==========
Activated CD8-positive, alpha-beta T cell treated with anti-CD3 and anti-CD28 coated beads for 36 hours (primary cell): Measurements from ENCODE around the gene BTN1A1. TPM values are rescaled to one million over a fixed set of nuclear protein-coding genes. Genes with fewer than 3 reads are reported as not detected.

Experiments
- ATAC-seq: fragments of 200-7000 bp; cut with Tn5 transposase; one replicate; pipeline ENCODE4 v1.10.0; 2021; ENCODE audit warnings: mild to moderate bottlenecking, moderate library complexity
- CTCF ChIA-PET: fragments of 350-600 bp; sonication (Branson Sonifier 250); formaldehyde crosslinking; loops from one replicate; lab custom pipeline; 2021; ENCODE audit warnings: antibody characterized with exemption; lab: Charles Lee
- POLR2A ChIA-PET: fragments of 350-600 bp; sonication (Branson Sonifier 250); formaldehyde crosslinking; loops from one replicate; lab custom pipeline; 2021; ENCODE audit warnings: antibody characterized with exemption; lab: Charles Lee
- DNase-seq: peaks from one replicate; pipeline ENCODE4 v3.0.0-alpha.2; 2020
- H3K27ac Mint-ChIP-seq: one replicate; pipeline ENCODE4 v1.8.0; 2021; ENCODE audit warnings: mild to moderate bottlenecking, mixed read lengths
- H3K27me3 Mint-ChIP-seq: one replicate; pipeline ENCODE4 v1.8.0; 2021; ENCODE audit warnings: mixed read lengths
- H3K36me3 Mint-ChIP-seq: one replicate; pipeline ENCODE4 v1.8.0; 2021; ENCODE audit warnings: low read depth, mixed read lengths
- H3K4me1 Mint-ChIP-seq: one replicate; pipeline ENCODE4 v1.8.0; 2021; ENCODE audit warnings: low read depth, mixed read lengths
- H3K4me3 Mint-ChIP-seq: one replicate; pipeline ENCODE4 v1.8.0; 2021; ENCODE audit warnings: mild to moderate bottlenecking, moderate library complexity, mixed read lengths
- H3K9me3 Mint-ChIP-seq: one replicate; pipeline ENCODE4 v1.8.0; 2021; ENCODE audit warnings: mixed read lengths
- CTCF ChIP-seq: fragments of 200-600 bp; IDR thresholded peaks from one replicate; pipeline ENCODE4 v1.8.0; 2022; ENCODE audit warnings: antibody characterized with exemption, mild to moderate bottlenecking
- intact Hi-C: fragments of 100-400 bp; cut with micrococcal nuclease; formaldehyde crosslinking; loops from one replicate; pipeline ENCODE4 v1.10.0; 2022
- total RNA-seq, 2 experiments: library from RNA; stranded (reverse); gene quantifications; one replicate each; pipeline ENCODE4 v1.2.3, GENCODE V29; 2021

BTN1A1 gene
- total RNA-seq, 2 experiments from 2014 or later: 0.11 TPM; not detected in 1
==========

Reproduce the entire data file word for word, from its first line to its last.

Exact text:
Activated CD8-positive, alpha-beta T cell treated with anti-CD3 and anti-CD28 coated beads for 36 hours (primary cell): Measurements from ENCODE around the gene BTN1A1. TPM values are rescaled to one million over a fixed set of nuclear protein-coding genes. Genes with fewer than 3 reads are reported as not detected.

Experiments
- ATAC-seq: fragments of 200-7000 bp; cut with Tn5 transposase; one replicate; pipeline ENCODE4 v1.10.0; 2021; ENCODE audit warnings: mild to moderate bottlenecking, moderate library complexity
- CTCF ChIA-PET: fragments of 350-600 bp; sonication (Branson Sonifier 250); formaldehyde crosslinking; loops from one replicate; lab custom pipeline; 2021; ENCODE audit warnings: antibody characterized with exemption; lab: Charles Lee
- POLR2A ChIA-PET: fragments of 350-600 bp; sonication (Branson Sonifier 250); formaldehyde crosslinking; loops from one replicate; lab custom pipeline; 2021; ENCODE audit warnings: antibody characterized with exemption; lab: Charles Lee
- DNase-seq: peaks from one replicate; pipeline ENCODE4 v3.0.0-alpha.2; 2020
- H3K27ac Mint-ChIP-seq: one replicate; pipeline ENCODE4 v1.8.0; 2021; ENCODE audit warnings: mild to moderate bottlenecking, mixed read lengths
- H3K27me3 Mint-ChIP-seq: one replicate; pipeline ENCODE4 v1.8.0; 2021; ENCODE audit warnings: mixed read lengths
- H3K36me3 Mint-ChIP-seq: one replicate; pipeline ENCODE4 v1.8.0; 2021; ENCODE audit warnings: low read depth, mixed read lengths
- H3K4me1 Mint-ChIP-seq: one replicate; pipeline ENCODE4 v1.8.0; 2021; ENCODE audit warnings: low read depth, mixed read lengths
- H3K4me3 Mint-ChIP-seq: one replicate; pipeline ENCODE4 v1.8.0; 2021; ENCODE audit warnings: mild to moderate bottlenecking, moderate library complexity, mixed read lengths
- H3K9me3 Mint-ChIP-seq: one replicate; pipeline ENCODE4 v1.8.0; 2021; ENCODE audit warnings: mixed read lengths
- CTCF ChIP-seq: fragments of 200-600 bp; IDR thresholded peaks from one replicate; pipeline ENCODE4 v1.8.0; 2022; ENCODE audit warnings: antibody characterized with exemption, mild to moderate bottlenecking
- intact Hi-C: fragments of 100-400 bp; cut with micrococcal nuclease; formaldehyde crosslinking; loops from one replicate; pipeline ENCODE4 v1.10.0; 2022
- total RNA-seq, 2 experiments: library from RNA; stranded (reverse); gene quantifications; one replicate each; pipeline ENCODE4 v1.2.3, GENCODE V29; 2021

BTN1A1 gene
- total RNA-seq, 2 experiments from 2014 or later: 0.11 TPM; not detected in 1